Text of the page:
The perfect space to mingle

Interactive Classes

The perfect space to mingle

There’s no dearth of people who make a conscious attempt to follow their passion in Bangalore. A majority of them do this through evening classes, which are diverse enough to cater to a variety of interests.

Fitness freaks can indulge in a little early-morning yoga or take up zumba classes post work hours. The creatively-inclined also have plenty of options to choose from in terms of painting, sculpture and pottery classes. The market for cooking classes has also expanded exponentially in the last few years, largely due to the glamourous cooking shows that have taken television channels by storm.

But not everyone enrols himself in these classes simply to pursue an interest. For many, it’s a great escape at the end of a tough day at work and more importantly, it’s a place to meet new people. For professionals who come to the City on work, establishing a friend circle can be difficult. These classes, though, offer them the perfect space for that. College students and younger children — sometimes encouraged by their parents — are also taking to these classes for the same reason.

Given the professional demands and hectic schedules that most professionals have to deal with, it isn’t easy to socialise post work and meet new people. Sudhir, who is part of a theatre society, explains that many of the members enjoy the chance to interact with like-minded people. “Today’s fast-paced life makes it difficult to meet people outside your existing friend group and work crowd. Pursuing hobbies now seems to be a great way to break the monotony, meet people who like similar things and have similar interests,” he explains. “Frankly, the variety of options available in Bangalore now is crazy. From cycling clubs and climbing clubs to book clubs, Bangalore has it all,” he adds.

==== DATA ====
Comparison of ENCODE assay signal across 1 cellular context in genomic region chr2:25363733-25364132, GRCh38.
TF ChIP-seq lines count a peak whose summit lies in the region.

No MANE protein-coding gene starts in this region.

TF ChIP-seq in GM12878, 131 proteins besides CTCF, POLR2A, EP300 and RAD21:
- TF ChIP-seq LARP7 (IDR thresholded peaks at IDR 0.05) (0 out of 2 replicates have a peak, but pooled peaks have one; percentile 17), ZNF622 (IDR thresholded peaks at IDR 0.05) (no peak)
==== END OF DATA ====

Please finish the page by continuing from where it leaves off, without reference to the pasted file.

Naveen Chandra, a taekwondo instructor, has noticed a similar trend in his classes. He works with different demographics and explains that many of his younger students are encouraged to attend by their parents. “These days, the culture of playing with neighbourhood children on the streets doesn’t exist — which is why many parents encourage their kids to join classes. They meet new friends and this pushes up their spirits,” he says.

His adult students, he adds, generally join mainly to stay fit. However, he acknowledges that for those who are from out of town, such classes are the perfect forum to put out roots in Bangalore. “They join because they are interested in taekwondo but directly or indirectly, they end up making new friends. It’s an added benefit,” he explains
The chance to interact with a new group of people is a welcome change for localites as well.

Madhavi, who goes for a pilates class in her apartment complex in Koramangala, explains that the sessions serve as refreshing breaks. “I have a set group friends with whom I interact during and after work. But I didn’t know any of my neighbours very well — something that changed when I joined this class. We’re a small group and initially, were a little stiff with one another. But once we broke the ice, we got along very well,” she shares.

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